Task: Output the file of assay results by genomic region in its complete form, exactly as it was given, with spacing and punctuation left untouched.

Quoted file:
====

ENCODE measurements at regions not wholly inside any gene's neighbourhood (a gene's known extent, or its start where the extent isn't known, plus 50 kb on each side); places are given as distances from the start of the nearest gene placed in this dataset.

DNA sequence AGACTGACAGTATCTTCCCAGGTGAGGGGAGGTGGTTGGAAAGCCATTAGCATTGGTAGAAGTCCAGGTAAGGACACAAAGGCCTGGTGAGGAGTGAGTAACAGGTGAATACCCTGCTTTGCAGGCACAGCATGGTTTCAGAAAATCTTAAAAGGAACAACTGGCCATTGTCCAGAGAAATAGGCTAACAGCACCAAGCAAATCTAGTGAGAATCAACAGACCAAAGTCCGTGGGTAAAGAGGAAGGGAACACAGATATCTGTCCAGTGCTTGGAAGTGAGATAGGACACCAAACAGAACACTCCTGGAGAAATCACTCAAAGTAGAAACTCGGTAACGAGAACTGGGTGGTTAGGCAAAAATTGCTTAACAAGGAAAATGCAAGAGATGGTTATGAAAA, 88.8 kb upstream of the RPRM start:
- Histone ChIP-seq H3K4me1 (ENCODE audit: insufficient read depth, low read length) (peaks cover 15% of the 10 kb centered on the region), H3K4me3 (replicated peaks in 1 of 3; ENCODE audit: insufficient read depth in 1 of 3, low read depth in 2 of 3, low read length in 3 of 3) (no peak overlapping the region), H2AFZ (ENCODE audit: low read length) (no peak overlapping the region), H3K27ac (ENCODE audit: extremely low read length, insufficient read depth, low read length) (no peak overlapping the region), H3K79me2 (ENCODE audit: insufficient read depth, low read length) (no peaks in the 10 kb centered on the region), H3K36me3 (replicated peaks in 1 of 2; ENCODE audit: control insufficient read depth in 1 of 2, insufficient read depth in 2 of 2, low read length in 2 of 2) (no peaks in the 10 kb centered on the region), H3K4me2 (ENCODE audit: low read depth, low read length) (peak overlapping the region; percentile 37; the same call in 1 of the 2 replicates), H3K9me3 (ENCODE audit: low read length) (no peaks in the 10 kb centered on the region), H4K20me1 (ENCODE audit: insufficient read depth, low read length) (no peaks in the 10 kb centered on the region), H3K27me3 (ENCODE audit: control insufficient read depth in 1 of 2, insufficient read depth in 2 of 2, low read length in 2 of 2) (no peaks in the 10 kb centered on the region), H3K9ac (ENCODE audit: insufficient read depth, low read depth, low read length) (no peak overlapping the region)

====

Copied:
ENCODE measurements at regions not wholly inside any gene's neighbourhood (a gene's known extent, or its start where the extent isn't known, plus 50 kb on each side); places are given as distances from the start of the nearest gene placed in this dataset.

DNA sequence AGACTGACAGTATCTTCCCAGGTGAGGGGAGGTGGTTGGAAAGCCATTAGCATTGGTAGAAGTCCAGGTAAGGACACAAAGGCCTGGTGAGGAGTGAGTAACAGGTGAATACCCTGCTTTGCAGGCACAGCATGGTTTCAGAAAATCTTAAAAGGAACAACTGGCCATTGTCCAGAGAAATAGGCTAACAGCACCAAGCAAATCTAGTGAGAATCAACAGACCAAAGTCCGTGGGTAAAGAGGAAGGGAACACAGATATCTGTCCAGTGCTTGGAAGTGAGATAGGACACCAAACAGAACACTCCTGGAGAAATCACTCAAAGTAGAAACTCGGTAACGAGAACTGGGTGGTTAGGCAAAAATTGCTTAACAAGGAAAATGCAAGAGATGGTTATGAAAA, 88.8 kb upstream of the RPRM start:
- Histone ChIP-seq H3K4me1 (ENCODE audit: insufficient read depth, low read length) (peaks cover 15% of the 10 kb centered on the region), H3K4me3 (replicated peaks in 1 of 3; ENCODE audit: insufficient read depth in 1 of 3, low read depth in 2 of 3, low read length in 3 of 3) (no peak overlapping the region), H2AFZ (ENCODE audit: low read length) (no peak overlapping the region), H3K27ac (ENCODE audit: extremely low read length, insufficient read depth, low read length) (no peak overlapping the region), H3K79me2 (ENCODE audit: insufficient read depth, low read length) (no peaks in the 10 kb centered on the region), H3K36me3 (replicated peaks in 1 of 2; ENCODE audit: control insufficient read depth in 1 of 2, insufficient read depth in 2 of 2, low read length in 2 of 2) (no peaks in the 10 kb centered on the region), H3K4me2 (ENCODE audit: low read depth, low read length) (peak overlapping the region; percentile 37; the same call in 1 of the 2 replicates), H3K9me3 (ENCODE audit: low read length) (no peaks in the 10 kb centered on the region), H4K20me1 (ENCODE audit: insufficient read depth, low read length) (no peaks in the 10 kb centered on the region), H3K27me3 (ENCODE audit: control insufficient read depth in 1 of 2, insufficient read depth in 2 of 2, low read length in 2 of 2) (no peaks in the 10 kb centered on the region), H3K9ac (ENCODE audit: insufficient read depth, low read depth, low read length) (no peak overlapping the region)